S.C. removes Confederate flag – Philly.com
Many people believed the rebel banner would fly forever in the first state to leave the Union, despite bitter feelings that remained after the flag was demoted from atop the Capitol dome to a Confederate monument out front 15 years ago.
But the killings of nine black church members during a Bible study in Charleston last month suddenly changed the political truths and consequences surrounding Civil War symbols. The white man charged in the deaths had been photographed with the flag.
The battle flag unfurled to assert white power and protest the civil rights movement in the 1960s had been defended by white Republican leaders until last month as a symbol of Southern pride. After the church attack, even supporters felt compelled to acknowledge that the flag also represents racial hatred.
“No lie can live forever. That flag is a lie,” South Carolina NAACP president Lonnie Randolph said.
The flag came down Friday without incident, in a six-minute ceremony, amid a crowd of up to 10,000 people chanting “USA, USA,” and “hey, hey, hey, goodbye.”
A multiracial honor guard of South Carolina troopers wearing dress-gray uniforms and white gloves carefully folded and rolled it up. The flag was then taken to the state’s Confederate Relic Room to be put in a new multimillion-dollar display. Later Friday, the 30-foot pole it flew on was yanked out after several mighty tugs from a crane.
Gov. Nikki Haley felt compelled by last month’s killings to call for bringing down the flag, only months after calling her Democratic opponent’s demand to do the same thing a “stunt.” Other leading Republicans swiftly reversed their positions as well, and Thursday’s final votes in South Carolina’s Republican-led legislature were overwhelmingly in favor of removal.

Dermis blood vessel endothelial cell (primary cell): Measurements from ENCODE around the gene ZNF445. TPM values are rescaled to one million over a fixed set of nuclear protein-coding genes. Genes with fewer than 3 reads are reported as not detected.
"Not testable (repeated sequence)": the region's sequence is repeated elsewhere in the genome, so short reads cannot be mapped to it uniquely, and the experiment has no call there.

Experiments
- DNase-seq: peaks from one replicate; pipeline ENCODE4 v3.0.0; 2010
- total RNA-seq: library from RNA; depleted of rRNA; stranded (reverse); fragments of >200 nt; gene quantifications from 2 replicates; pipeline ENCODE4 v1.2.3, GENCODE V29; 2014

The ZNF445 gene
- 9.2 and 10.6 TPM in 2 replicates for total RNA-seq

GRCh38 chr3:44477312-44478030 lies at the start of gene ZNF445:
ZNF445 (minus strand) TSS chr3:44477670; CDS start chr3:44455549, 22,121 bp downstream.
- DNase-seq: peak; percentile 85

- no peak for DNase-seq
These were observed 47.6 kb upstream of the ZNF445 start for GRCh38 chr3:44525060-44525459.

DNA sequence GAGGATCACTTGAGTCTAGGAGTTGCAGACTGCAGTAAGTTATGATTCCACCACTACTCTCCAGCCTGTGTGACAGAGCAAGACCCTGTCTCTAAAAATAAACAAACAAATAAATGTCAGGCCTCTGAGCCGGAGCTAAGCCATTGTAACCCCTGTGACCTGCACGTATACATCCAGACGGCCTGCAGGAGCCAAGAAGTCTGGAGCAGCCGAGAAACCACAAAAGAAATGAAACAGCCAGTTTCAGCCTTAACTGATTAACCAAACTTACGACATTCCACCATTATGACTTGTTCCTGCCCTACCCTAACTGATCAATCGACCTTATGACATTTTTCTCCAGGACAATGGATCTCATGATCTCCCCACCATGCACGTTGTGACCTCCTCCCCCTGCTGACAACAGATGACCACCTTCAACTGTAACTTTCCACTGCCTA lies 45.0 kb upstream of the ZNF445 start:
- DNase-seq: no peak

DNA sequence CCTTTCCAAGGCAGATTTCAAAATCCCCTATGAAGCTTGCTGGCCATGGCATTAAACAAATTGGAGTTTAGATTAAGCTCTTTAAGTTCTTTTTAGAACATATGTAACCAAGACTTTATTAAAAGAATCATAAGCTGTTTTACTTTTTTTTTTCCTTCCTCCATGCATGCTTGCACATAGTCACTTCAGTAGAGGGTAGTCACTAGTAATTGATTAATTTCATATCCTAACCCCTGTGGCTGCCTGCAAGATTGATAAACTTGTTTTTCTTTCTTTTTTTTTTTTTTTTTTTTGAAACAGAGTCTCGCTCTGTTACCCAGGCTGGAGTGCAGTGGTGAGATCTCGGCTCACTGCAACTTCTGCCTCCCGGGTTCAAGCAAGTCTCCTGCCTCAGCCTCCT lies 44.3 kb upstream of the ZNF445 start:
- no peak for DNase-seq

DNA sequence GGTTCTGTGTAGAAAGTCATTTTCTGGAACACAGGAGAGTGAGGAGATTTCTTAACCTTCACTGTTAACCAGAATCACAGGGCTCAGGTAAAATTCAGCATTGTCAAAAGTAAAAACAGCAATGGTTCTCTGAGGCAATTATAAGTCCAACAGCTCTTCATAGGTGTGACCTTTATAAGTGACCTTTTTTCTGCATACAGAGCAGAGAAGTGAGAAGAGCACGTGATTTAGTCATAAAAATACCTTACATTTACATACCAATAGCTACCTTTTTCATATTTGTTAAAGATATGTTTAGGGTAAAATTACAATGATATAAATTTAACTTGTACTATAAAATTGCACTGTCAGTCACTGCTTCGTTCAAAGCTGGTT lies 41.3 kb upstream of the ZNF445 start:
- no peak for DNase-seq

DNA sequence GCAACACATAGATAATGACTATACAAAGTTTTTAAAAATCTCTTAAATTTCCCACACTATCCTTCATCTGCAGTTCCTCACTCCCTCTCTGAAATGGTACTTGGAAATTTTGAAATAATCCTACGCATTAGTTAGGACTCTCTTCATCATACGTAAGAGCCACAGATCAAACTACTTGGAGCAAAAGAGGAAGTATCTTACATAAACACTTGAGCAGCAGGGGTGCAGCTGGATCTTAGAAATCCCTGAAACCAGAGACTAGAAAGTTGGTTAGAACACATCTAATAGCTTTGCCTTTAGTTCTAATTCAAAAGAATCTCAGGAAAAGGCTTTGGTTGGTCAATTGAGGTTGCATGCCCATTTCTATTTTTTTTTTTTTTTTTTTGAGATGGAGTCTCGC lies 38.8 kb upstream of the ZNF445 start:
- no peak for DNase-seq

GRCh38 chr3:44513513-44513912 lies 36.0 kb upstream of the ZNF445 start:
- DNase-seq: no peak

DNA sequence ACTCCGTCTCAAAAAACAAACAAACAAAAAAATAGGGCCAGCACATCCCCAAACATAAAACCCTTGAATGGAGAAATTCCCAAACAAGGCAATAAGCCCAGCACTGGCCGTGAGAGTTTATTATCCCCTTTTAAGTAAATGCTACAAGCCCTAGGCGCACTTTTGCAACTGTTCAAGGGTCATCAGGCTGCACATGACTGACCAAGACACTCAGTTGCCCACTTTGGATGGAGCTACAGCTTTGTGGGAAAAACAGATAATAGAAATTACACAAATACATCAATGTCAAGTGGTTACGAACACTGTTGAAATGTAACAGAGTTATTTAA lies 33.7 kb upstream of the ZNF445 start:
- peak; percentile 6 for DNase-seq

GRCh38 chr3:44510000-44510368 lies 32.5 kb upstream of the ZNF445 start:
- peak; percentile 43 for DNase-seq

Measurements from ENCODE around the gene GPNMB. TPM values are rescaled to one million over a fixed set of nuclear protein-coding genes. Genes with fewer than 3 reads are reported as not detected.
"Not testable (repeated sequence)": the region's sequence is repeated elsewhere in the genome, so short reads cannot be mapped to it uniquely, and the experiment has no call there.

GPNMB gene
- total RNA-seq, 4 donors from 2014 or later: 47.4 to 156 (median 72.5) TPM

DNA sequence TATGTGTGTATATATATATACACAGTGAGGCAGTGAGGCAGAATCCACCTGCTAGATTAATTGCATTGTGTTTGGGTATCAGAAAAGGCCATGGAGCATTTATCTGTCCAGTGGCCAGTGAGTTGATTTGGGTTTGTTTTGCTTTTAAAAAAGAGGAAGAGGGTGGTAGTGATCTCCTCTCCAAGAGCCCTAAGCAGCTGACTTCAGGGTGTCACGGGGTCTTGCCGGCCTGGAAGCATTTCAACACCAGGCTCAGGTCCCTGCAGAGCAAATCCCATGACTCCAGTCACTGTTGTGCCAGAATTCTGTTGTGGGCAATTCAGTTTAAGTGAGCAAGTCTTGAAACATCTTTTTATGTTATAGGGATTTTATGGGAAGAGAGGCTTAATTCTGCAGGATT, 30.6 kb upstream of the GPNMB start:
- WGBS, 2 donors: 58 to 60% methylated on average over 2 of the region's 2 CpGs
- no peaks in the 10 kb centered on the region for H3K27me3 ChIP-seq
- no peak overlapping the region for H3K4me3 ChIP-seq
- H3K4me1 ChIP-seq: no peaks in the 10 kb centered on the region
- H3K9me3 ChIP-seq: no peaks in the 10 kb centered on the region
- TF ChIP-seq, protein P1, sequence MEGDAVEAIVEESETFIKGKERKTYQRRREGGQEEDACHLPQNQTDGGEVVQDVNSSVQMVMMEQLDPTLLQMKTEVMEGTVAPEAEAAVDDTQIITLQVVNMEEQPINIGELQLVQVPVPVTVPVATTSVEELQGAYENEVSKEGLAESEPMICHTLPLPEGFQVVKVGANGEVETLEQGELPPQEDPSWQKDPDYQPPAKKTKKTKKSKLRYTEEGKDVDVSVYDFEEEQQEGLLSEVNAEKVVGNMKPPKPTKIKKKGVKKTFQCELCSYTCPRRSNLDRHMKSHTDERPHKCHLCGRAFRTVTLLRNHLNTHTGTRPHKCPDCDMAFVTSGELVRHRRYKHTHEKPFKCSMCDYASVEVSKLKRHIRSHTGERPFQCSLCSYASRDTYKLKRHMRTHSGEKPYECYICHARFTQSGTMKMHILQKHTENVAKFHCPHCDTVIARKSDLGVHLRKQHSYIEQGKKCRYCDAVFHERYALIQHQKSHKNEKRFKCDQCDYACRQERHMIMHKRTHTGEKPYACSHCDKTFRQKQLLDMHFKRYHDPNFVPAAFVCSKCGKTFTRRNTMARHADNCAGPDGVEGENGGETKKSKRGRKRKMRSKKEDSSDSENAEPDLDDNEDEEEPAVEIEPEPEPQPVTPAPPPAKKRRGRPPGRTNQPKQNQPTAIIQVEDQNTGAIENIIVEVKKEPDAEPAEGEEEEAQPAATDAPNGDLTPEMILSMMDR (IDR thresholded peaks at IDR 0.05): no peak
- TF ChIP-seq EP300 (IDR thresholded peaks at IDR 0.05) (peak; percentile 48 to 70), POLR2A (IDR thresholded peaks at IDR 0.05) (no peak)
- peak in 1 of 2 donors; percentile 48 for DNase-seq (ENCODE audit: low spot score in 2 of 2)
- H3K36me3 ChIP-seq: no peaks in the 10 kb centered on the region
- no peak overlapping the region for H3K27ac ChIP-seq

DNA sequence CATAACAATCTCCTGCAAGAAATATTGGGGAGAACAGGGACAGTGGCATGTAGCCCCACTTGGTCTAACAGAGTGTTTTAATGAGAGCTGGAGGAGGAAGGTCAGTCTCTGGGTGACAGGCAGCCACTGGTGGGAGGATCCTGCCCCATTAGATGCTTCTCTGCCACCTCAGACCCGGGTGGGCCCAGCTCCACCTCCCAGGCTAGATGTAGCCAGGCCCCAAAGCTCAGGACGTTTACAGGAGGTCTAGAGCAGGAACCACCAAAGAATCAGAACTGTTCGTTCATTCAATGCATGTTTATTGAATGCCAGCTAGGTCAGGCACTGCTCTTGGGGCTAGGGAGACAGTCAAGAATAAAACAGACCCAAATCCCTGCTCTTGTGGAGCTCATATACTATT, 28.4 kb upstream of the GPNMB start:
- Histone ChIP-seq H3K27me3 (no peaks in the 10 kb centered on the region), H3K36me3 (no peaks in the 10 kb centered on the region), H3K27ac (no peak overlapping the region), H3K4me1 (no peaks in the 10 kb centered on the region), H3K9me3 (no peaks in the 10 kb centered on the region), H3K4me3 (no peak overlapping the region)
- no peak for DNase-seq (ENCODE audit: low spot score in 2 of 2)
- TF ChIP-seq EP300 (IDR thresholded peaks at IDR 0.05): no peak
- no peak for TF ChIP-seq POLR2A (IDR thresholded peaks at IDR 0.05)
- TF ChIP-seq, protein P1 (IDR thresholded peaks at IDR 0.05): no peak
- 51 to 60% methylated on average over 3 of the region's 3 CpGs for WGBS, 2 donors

As the flag came down, Haley joined family members of the victims and other dignitaries on the steps of the Statehouse, and while she didn’t speak, she nodded and smiled after someone in the crowd shouted: “Thank you governor.”
President Obama tweeted minutes later, calling it “a sign of good will and healing and a meaningful step towards a better future.”
The leader of the South Carolina chapter of the Sons of Confederate Veterans refused to attend, instead recalling his seven ancestors who fought for the South in the Civil War. “I’m not going down there to watch them be dishonored and defamed,” Leland Summers said.
Two white troopers neatly tied the rolled-up flag with a white ribbon, then handed it to a black trooper who marched it away. But Highway Patrol Cpl. Rupert Pope downplayed the significance of their race. “We’re all gray,” Pope said.
The same seven-man honor guard had carried State Sen. Clementa Pinckney’s coffin into the Statehouse for a viewing last month. Pinckney also led Emanuel A.M.E. Church in Charleston, where he and eight others were gunned down during Bible study.